Moralism eventually leads us to be “ho hum” about the gospel message. “Oh yes,” says the moralist, “Jesus bore death and hell in my place and rose on the third day to deliver me from God’s wrath and from sin’s enslaving power . . .  now tell me something I haven’t heard before.”  Only a loss of connection with the gospel’s power could explain this anemic state of mind. Only a hardened heart could find the gospel’s compelling message unattractive.

Falling in love with the gospel again
Pastor Scott stunned many of us when he described a sermon on Jesus’ temptation in the wilderness, just as many preachers might deliver it. He gave many good insights into the text along with practical guidelines for applying it. I did not detect the problem with his presentation, so I was stunned when he said, “What I’ve just described to you was not a great sermon. It was not even a good sermon. In fact, what I have just told you is the ‘anti-gospel’.”  

When I got over my sense of shock, I came to recognize that he had, indeed, failed to preach the Word of God correctly. He had told us to do something God requires – resist temptation, but ultimately he had failed to turn us away from ourselves to Christ, his death and the resurrection, as the only source of power for resisting temptation.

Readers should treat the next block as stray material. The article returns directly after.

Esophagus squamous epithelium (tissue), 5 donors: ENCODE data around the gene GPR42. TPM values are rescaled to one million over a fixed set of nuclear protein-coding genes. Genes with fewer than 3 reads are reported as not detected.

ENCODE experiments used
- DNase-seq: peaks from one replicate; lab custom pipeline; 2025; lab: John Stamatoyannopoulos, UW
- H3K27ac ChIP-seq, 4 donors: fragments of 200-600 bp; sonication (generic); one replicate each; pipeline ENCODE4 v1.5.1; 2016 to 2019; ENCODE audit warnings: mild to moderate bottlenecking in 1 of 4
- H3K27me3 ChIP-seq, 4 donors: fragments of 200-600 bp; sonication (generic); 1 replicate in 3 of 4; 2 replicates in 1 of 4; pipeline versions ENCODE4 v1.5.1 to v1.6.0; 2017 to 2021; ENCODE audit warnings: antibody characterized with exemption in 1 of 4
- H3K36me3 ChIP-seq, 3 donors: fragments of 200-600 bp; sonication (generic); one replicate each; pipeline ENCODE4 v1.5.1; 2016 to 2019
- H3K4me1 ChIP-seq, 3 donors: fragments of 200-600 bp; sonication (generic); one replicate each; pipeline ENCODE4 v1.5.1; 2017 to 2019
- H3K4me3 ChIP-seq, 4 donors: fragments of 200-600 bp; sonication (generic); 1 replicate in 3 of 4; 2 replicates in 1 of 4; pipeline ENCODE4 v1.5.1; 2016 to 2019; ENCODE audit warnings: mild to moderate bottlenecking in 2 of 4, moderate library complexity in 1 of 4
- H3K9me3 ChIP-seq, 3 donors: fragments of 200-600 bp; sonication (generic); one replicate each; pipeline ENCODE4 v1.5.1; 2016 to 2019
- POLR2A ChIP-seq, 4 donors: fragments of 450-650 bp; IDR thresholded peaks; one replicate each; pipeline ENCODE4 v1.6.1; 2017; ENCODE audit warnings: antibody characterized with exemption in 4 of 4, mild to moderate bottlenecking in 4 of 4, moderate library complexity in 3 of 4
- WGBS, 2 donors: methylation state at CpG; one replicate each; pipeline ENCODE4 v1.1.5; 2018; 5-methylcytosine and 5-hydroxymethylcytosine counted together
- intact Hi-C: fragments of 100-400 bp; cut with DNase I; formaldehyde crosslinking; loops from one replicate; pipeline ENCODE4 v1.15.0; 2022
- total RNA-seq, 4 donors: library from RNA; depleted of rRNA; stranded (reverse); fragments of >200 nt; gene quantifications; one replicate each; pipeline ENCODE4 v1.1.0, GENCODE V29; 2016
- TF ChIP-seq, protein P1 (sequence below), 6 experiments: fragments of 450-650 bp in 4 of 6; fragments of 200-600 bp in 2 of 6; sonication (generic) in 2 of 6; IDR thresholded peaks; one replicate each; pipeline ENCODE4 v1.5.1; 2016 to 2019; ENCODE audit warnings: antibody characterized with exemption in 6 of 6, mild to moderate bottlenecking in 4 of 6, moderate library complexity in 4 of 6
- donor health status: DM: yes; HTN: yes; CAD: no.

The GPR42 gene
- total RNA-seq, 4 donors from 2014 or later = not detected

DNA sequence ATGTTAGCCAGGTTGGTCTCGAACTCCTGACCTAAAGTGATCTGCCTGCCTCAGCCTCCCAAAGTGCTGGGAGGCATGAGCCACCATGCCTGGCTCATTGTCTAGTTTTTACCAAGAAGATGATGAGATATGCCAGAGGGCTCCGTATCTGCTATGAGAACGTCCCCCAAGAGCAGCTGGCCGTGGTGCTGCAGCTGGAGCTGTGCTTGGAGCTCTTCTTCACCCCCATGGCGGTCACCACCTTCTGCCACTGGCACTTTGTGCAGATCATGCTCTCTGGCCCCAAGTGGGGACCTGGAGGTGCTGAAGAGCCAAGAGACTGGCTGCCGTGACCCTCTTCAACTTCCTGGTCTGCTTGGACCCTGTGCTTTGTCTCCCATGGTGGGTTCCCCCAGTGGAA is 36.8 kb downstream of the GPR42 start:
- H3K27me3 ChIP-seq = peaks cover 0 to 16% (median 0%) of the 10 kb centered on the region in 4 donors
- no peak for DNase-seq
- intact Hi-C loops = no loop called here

Far more than being a source of moral encouragement, Jesus’ desert experience points us to Christ as the unique God-man who alone was able to live victoriously over temptation. The account should bring us to a deep sense of gratitude that Christ would die for our sins, so that through his power we also can have success in the fight against sin.  

Sunlight Church has seen over 590 people come to faith in Christ in the last 10 years. This has resulted from Pastor Scott’s preaching the gospel each week, and his raising up other gospel-tellers who in turn have discipled others to love and tell the gospel. Sunlight Church is proof that the gospel has the power to save the lost while energizing the found week after week. 

I am committed to regularly telling my congregation the gospel, feeding them the only food that can truly nourish. I believe that as we fall in love with the gospel again we will see our lives and churches moving in life-giving power, people regularly coming to faith and life-long Christians being transformed in new and refreshing ways.  

Author

  • Tom Baird is pastor of Bethel Community (Christian Reformed) Church in Edmonton, Alberta. Tom previously pastored churches in Kincardine and St. Thomas, Ontario before moving to Edmonton with his wife Janet in 2012.